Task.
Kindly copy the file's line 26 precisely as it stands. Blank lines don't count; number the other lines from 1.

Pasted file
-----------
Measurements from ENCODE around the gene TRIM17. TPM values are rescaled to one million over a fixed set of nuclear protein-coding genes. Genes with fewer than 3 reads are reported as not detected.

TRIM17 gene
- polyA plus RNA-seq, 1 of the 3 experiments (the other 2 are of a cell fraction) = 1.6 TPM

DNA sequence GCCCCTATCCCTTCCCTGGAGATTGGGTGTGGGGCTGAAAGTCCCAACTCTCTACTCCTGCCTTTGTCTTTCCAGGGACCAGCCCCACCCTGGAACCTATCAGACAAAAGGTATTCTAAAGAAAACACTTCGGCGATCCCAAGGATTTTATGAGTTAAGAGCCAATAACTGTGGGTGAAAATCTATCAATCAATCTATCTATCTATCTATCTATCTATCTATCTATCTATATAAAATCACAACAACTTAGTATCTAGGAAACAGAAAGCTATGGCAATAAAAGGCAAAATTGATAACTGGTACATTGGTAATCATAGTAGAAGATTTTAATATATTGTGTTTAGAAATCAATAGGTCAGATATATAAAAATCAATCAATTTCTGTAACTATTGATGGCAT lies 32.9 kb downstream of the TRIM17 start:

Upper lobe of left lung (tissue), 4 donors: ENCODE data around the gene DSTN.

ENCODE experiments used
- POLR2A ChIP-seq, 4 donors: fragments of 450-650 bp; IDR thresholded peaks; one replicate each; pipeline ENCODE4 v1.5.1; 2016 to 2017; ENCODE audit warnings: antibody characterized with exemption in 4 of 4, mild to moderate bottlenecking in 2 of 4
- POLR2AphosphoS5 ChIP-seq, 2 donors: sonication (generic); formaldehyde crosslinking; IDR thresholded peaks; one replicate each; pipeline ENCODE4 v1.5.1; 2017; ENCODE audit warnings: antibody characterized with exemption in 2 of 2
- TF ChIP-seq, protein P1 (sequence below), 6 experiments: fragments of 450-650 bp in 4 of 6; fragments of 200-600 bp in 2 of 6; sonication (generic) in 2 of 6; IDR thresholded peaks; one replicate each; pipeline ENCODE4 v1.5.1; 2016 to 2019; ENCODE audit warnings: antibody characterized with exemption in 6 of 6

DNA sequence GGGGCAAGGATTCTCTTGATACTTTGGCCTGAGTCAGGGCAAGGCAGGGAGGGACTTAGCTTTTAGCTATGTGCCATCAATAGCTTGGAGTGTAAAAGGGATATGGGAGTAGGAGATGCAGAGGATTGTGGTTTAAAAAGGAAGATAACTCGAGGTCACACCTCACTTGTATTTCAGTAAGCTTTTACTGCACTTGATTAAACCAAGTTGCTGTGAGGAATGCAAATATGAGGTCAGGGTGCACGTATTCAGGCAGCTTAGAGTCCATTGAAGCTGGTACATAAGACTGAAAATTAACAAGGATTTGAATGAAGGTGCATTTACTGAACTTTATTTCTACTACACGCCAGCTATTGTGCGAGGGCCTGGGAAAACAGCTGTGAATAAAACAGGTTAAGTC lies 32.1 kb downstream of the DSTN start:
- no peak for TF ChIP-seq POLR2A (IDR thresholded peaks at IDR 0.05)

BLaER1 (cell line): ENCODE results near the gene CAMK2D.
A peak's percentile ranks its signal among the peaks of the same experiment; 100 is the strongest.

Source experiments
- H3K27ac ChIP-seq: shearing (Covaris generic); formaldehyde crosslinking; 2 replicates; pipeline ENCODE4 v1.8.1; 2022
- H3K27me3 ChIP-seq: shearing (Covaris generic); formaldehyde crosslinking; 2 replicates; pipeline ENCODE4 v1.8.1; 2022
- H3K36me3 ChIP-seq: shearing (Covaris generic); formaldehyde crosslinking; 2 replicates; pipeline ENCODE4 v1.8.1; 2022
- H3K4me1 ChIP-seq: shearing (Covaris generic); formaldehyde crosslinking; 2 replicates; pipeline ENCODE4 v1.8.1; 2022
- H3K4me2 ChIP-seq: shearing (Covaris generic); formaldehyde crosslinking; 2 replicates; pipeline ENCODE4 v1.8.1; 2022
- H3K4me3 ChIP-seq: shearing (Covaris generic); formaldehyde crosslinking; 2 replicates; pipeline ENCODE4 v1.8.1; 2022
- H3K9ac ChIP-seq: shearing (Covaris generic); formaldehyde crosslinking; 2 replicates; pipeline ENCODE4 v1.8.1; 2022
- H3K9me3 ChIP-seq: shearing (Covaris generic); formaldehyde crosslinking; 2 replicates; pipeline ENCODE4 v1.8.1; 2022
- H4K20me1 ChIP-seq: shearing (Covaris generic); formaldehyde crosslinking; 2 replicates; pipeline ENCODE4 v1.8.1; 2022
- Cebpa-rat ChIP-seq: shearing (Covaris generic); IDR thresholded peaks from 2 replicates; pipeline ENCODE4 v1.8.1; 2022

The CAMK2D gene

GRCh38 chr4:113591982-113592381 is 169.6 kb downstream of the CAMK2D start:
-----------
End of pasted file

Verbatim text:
GRCh38 chr4:113591982-113592381 is 169.6 kb downstream of the CAMK2D start: